DNA repair biomarker profiling of head and neck vancer: Ku80 rxpression predicts locoregional failure and death following radiotherapy
Source: American Association for Cancer Research
Purpose: Radiotherapy plays an integral role in the treatment of head and neck squamous cell carcinoma (HNSCC). Although proteins involved in DNA repair may predict HNSCC response to radiotherapy, none has been validated in this context. We examined whether differential expression of double-strand DNA break (DSB) repair proteins in HNSCC, the chief mediators of DNA repair following irradiation, predict for treatment outcomes.
Experimental Design: Archival HNSCC tumor specimens were assembled onto a tissue microarray and stained with antibodies raised against 38 biomarkers. The biomarker set was enriched for proteins involved in DSB repair, in addition to established mechanistic markers of radioresistance. Staining was correlated with treatment response and survival alongside established clinical and pathologic covariates. Results were validated in an independent intramural cohort.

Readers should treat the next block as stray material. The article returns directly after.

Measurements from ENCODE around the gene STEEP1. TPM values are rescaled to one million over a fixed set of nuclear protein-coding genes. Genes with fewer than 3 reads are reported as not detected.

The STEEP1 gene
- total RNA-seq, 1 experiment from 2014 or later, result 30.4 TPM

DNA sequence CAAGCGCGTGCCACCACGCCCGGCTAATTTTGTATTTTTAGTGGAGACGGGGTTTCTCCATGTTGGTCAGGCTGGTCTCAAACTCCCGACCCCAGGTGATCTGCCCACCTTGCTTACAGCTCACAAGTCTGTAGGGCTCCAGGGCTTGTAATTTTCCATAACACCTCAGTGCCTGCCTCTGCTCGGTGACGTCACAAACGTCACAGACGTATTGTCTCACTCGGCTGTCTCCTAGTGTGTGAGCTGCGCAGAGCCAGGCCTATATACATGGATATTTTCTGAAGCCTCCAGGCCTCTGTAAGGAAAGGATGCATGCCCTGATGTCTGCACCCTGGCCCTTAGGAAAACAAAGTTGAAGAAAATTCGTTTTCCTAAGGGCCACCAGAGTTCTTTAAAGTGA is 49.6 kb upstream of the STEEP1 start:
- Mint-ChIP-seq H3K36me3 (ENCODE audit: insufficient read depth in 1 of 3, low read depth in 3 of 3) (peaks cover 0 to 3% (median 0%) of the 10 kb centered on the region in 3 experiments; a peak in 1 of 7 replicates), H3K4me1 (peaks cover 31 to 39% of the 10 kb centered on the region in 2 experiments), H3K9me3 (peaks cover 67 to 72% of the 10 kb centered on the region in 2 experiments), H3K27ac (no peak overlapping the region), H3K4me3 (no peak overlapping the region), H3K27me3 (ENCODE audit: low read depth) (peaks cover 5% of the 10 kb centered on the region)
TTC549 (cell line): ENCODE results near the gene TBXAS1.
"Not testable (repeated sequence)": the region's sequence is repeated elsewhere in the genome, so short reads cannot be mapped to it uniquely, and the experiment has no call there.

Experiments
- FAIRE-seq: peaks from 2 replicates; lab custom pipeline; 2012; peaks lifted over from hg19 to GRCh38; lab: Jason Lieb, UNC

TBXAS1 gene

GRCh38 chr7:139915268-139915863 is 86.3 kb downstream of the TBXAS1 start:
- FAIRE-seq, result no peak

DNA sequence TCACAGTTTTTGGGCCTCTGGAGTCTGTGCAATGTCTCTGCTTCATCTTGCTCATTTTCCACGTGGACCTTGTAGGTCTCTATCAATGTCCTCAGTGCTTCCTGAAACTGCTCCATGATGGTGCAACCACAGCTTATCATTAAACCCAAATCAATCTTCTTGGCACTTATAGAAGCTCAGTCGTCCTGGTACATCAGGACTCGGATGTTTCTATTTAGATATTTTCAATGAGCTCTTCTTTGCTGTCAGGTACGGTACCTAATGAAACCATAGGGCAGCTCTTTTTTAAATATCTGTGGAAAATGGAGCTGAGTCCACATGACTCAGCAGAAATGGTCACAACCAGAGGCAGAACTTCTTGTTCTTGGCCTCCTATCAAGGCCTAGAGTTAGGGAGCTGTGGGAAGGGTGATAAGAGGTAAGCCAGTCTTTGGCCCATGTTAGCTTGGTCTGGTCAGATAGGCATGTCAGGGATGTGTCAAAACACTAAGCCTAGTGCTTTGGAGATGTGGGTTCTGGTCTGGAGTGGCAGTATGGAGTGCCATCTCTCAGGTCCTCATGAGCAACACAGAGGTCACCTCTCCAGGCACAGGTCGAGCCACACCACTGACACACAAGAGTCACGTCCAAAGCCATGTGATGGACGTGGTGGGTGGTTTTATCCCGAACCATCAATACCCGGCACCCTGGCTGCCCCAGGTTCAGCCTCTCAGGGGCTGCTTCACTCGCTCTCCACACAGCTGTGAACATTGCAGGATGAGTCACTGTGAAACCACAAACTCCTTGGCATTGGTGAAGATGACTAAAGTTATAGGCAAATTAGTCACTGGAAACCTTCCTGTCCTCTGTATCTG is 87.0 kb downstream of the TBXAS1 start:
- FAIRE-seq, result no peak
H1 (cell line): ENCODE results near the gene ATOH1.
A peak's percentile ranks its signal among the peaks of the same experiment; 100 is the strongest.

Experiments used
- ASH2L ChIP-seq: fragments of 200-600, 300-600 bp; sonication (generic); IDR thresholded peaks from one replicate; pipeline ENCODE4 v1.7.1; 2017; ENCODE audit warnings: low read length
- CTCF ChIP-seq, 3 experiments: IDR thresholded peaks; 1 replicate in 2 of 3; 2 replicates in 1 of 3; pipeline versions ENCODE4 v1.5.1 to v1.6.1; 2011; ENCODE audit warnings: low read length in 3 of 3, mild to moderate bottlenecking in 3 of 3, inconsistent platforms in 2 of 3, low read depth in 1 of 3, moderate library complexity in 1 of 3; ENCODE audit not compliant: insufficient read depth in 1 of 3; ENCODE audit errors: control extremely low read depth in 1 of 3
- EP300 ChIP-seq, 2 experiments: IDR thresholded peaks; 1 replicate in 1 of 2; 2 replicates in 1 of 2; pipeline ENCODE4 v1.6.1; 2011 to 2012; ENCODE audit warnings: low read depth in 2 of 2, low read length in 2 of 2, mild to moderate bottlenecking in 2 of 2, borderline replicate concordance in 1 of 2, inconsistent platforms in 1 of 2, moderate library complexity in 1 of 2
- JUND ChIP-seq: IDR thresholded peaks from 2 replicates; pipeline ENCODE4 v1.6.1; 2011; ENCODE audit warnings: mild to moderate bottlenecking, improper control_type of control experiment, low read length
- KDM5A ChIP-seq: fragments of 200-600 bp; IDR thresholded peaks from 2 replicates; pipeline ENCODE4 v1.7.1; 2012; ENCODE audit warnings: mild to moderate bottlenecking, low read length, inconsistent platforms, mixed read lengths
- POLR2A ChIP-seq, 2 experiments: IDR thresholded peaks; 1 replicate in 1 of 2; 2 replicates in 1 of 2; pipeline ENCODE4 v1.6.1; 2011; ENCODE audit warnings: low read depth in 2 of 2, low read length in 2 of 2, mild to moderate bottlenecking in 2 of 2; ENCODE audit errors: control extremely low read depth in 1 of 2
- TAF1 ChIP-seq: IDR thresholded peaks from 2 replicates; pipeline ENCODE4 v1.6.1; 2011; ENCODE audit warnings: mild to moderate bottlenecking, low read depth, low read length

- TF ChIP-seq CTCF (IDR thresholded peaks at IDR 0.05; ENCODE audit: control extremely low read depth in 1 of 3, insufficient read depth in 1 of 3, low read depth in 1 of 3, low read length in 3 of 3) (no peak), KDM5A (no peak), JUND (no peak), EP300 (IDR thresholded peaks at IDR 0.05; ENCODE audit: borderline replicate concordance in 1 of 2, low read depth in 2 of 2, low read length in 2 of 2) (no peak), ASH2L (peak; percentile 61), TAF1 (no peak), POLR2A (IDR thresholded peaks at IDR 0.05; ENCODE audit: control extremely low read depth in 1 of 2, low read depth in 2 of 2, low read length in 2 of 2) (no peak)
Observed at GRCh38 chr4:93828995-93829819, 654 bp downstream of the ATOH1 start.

Results: Ku80, a key mediator of DSB repair, correlated most closely with clinical outcomes. Ku80 was overexpressed in half of all tumors, and its expression was independent of all other covariates examined. Ku80 overexpression was an independent predictor for both locoregional failure and mortality following radiotherapy. The predictive power of Ku80 overexpression was confined largely to HPV-negative HNSCC, where it conferred a nine-fold greater risk of death at two years.
Conclusions: Ku80 overexpression is a common feature of HNSCC, and is a candidate DNA repair-related biomarker for radiation treatment failure and death, particularly in patients with high-risk HPV-negative disease. It is a promising, mechanistically rational biomarker to select individual HPV-negative HNSCC patients for strategies to intensify treatment. Clin Cancer Res; 17(7); 2035–43. ©2011 AACR.
Note: Supplementary data for this article are available at Clinical Cancer Research Online (http://clincancerres.aacrjournals.org/).